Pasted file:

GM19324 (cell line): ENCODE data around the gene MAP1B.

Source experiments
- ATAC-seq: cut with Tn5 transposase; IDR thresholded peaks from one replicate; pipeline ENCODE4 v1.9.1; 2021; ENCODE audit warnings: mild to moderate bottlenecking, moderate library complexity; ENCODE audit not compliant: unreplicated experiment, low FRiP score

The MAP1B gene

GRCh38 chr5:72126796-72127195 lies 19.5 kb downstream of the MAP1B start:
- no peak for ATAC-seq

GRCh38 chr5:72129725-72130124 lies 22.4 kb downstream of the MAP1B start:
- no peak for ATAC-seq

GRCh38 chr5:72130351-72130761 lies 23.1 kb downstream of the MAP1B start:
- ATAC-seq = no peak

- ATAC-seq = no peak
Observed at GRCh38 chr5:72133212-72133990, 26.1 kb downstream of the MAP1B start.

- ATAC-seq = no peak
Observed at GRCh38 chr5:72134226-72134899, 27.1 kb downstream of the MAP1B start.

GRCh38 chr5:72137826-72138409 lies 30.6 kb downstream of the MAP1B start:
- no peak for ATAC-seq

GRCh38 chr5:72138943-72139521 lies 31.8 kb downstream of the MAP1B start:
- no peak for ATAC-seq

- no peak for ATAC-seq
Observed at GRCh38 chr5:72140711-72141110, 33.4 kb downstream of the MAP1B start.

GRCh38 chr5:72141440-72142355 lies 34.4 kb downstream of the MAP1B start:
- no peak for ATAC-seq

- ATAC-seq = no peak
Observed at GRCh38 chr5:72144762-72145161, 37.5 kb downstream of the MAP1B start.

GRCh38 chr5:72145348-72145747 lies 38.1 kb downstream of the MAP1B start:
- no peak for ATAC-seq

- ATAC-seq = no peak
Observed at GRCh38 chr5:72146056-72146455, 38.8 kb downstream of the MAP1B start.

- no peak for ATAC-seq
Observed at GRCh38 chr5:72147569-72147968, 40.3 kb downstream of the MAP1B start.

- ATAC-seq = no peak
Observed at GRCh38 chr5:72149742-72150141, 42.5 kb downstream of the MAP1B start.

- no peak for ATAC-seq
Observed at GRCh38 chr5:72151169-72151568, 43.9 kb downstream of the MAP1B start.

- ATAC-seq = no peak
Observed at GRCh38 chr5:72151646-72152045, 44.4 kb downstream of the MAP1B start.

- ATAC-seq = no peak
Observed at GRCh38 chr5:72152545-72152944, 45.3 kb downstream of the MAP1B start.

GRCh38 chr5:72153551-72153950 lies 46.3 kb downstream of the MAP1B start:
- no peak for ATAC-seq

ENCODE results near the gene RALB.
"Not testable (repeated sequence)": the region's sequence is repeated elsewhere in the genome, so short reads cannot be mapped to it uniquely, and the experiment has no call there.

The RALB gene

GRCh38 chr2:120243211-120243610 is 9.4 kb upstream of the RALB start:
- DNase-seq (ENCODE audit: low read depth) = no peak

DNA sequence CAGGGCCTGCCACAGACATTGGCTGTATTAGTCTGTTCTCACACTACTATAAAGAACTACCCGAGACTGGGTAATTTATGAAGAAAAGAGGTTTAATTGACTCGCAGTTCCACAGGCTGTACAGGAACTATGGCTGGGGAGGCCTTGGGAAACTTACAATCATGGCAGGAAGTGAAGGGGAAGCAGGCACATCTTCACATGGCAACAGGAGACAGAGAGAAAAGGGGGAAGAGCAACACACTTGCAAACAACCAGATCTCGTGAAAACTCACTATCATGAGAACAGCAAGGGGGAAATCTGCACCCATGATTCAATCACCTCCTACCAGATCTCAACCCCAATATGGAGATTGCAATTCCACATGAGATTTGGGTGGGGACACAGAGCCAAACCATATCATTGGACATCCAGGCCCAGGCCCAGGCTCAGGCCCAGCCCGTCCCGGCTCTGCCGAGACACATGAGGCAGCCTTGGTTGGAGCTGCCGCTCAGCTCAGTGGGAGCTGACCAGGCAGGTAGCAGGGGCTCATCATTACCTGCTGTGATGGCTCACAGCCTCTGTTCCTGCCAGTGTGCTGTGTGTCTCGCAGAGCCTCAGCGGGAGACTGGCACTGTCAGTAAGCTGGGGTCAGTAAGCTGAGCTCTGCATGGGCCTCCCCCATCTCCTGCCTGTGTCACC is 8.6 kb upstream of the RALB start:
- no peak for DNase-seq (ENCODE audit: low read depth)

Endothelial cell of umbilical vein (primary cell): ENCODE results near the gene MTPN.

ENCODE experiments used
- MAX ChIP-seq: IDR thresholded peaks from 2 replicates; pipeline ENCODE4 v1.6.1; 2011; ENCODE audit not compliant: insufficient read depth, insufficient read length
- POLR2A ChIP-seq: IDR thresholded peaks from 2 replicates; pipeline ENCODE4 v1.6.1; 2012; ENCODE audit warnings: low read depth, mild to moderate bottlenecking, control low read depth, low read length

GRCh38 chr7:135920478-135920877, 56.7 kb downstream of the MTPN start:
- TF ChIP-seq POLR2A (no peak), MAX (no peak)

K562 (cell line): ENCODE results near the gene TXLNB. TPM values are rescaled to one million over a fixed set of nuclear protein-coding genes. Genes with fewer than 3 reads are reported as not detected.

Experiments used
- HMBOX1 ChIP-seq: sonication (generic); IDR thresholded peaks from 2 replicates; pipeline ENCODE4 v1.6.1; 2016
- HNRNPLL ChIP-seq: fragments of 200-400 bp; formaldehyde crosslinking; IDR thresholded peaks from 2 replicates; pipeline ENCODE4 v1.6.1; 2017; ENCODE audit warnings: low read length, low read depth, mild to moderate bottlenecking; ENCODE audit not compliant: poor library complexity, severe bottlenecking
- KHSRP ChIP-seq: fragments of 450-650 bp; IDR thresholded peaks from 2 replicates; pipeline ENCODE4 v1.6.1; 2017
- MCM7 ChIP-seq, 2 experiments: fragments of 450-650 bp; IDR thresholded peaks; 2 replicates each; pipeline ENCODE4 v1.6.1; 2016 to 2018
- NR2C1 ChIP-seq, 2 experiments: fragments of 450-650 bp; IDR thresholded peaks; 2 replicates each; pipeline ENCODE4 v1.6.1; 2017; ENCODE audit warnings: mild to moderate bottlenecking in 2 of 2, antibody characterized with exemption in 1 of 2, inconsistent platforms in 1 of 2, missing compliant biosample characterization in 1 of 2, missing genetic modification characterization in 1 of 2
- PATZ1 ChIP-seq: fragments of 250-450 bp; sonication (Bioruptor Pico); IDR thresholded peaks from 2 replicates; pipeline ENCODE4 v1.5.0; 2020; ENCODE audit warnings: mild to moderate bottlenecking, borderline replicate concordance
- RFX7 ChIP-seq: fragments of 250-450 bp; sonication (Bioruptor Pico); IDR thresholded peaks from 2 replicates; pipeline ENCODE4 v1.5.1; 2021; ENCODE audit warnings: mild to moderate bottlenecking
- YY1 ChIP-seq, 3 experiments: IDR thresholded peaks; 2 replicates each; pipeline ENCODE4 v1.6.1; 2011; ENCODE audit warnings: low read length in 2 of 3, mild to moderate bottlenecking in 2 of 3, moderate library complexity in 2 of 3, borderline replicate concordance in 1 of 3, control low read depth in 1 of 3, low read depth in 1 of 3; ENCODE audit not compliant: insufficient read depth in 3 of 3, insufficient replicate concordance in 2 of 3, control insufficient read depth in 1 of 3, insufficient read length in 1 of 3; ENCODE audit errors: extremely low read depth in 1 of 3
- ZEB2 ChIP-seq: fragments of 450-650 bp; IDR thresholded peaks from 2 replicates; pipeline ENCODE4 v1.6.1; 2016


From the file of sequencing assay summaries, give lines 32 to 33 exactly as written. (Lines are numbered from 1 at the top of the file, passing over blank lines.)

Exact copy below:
Observed at GRCh38 chr5:72149742-72150141, 42.5 kb downstream of the MAP1B start.

- no peak for ATAC-seq